Greek Studies at La Trobe University will be enhanced assures Professor Christopher Mackie, Head of School of Historical and European Studies, in an attempt to allay fears that the Modern Greek Studies Program faces “imminent” closure.

Speaking to Neos Kosmos, in the presence of Dr Maria Herodotou, Head of the Modern Greek Studies Program, and Mr Mark Pearce, Director for Media and Communication, Professor Mackie analysed his vision for the future of Greek Studies at La Trobe which, if successful, will ensure its longevity.

“My intention is that Modern Greek will survive and be enhanced,” he stressed, countering the view that the attempted shift of focus from the Modern to the Ancient Greek Studies threatens the future of Modern Greek Studies at La Trobe, expressed by Dr Herodotou. An accomplished scholar of international reputation, Professor Mackie aspires to rebuild Greek Studies at La Trobe University by combining Ancient and Modern Greek Studies in a module of Mediterranean Studies to be introduced in the new academic year.

“My appointment was intended to increase the profile of teaching Greek and to enhance what we currently do in Modern Greek. My scholarly area is Ancient Greek Studies and my intention is to build the Ancient Greek profile to enhance what we are currently doing with the Modern Greek program. That is my vision for the future,” he said. “My vision of Greek Studies is much broader than just the contemporary sphere; it extends from Linear B through to Modern Greek. That is what I want to see. I want to see Greek taught from the earliest time to the contemporary Greek. I never said I was not interested in Modern Greek times,” he added.

Also a realist, Professor Mackie knows the materialization of his vision will depend wholly on future demand given that La Trobe, like all other tertiary level institutions in the land, support profitable studies.

“Money flows to where students are. Bums on seats. Humanities are struggling. The languages areas are struggling. It is an extremely difficult operation, hence my attempt to enhance Greek Studies at La Trobe in order to insure its longevity,” he explained. Professor Mackie rejects the fears expressed by Dr Herodotou, that the Modern Greek Studies Program at La Trobe faces “imminent danger” of closure.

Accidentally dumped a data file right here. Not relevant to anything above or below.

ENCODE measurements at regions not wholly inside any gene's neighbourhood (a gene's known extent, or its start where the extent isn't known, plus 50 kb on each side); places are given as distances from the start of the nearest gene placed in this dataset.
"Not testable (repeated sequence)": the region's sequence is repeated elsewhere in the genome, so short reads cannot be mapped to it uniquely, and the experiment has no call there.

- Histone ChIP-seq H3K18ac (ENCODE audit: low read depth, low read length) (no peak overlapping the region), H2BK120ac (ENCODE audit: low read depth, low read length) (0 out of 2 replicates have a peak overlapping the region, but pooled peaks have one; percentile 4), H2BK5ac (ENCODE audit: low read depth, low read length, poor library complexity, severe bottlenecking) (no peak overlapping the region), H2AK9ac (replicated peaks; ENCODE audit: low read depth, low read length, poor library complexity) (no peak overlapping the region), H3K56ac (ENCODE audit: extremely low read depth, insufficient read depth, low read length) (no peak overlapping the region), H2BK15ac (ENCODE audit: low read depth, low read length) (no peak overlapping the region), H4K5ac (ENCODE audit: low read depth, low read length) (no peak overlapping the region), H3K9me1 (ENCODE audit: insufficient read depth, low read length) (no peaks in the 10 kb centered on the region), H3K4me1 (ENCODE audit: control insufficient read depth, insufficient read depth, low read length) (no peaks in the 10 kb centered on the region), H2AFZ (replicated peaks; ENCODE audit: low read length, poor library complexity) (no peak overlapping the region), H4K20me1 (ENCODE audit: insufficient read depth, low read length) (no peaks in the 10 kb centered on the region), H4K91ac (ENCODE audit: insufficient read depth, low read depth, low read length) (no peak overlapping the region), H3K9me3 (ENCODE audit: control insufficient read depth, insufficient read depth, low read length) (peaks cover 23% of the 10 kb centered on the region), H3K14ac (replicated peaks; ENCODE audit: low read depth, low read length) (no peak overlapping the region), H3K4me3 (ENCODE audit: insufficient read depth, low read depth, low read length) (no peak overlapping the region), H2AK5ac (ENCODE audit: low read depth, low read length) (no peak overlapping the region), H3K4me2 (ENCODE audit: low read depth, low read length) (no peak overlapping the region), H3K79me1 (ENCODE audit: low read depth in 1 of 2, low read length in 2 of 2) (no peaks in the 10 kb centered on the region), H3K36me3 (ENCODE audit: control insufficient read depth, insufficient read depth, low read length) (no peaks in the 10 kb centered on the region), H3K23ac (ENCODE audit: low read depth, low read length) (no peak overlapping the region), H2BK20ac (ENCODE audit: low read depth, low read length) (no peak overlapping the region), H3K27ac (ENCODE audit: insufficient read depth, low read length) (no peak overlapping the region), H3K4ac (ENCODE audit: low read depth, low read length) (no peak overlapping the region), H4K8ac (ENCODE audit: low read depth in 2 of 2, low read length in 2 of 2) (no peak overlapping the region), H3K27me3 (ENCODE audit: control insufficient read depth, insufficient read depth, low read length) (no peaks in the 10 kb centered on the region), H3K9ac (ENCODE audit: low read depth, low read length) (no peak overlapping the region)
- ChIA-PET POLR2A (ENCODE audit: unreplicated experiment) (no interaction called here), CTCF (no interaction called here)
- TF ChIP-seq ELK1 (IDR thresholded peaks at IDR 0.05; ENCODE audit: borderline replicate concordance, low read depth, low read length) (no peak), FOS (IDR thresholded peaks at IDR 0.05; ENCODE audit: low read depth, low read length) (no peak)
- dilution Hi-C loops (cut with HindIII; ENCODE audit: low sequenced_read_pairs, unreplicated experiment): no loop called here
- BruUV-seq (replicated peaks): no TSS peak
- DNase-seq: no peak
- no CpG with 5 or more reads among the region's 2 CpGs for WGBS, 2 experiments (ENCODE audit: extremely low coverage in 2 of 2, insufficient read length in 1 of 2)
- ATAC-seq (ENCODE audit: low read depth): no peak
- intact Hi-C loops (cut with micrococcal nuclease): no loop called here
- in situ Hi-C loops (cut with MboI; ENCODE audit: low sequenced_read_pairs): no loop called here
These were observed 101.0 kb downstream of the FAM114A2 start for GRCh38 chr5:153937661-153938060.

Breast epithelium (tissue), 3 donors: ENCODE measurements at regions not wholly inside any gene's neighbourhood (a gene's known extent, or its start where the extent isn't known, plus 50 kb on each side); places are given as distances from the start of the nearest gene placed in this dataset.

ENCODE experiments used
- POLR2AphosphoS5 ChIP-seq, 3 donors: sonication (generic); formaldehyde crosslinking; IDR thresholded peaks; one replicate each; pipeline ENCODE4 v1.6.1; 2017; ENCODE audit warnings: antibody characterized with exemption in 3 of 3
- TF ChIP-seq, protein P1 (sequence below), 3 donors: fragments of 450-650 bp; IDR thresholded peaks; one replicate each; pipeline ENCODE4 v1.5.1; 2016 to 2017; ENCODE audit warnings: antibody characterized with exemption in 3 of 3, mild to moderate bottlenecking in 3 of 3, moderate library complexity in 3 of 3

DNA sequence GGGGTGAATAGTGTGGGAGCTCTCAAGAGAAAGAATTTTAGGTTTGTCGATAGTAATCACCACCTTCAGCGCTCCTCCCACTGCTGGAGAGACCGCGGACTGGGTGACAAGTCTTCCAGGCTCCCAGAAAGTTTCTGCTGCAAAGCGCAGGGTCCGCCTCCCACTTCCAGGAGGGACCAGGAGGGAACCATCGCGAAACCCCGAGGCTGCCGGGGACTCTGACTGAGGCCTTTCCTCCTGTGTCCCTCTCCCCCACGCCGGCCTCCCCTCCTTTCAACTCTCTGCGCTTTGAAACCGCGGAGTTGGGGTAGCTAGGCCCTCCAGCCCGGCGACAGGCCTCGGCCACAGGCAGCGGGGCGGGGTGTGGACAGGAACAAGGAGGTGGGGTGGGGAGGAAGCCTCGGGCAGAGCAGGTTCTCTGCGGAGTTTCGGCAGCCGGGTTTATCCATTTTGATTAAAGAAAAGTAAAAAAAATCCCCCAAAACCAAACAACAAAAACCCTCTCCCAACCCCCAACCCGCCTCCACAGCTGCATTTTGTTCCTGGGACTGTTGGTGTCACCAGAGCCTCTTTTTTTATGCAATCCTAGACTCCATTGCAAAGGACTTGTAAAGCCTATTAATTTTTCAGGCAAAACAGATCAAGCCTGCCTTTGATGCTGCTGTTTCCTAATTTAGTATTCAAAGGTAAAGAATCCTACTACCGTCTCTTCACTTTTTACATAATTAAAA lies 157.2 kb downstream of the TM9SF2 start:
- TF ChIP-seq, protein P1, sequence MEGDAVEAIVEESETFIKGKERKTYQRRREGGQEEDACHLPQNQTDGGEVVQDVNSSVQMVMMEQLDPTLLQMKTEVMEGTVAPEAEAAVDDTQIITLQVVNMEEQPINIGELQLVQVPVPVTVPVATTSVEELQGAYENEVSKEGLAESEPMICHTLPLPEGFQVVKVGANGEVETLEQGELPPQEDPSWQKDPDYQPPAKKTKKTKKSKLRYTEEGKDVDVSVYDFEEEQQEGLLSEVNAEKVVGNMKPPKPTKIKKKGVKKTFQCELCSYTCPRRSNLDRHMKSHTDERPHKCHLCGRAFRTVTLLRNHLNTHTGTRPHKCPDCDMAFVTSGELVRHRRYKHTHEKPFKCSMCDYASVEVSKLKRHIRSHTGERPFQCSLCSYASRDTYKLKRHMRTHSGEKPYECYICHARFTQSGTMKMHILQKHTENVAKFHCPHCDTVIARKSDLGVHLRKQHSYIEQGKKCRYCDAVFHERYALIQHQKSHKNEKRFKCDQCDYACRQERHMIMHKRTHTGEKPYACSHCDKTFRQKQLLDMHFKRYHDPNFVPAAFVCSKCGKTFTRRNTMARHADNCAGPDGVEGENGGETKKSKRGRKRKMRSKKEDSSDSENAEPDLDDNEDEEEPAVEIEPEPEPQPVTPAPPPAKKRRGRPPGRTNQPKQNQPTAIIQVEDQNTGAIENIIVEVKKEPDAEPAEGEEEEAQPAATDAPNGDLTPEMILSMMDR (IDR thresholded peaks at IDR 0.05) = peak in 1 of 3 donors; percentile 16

Dr Herodotou worries the shift of focus from Modern to Ancient Greek will lead to the closure of the program. Her fears emanate from the decision of the university to make redundant the position of Despina Michael, a lecturer attached to the program. In a speech at a Greek Community function she expressed the fear that “If the appointment is not renewed, half of the program will cease to exist and consequently the remaining will become unviable”.

Professor Mackie disagrees with his colleague’s assessment and makes no apologies for his decision to combine Ancient and Modern Greek Studies. “I make no apologies for trying to put my vision in place, because that is what I said in my interview, I talked to the Greek Consul, to the Greek Ambassador, to Dr Maria Herodotou and others. I repeat, I want to see Greek taught from the earliest times to the contemporary Greek”.

In regards to the discontinuation of Despina Michael’s contract, the university’s decision is irreversible. Professor Mackie informed Neos Kosmos she has been replaced by another Greek Studies scholar, Dr Gillian Shepherd from the University of Birmingham.

“The position will allow us to concentrate on the area of ancient Greek Studies much more broadly than is currently the case,” he said.

The future of the Greek Studies Program at La Trobe is raised in a letter from the president of the Greek Orthodox Community of Melbourne and Victoria, Mr Bill Papastergiadis. The president of the Greek Community calls on the University to reverse its decision to terminate Despina Michaels’ contract because the termination “will jeopardize the continuation of the Greek Studies Program at La Trobe University”.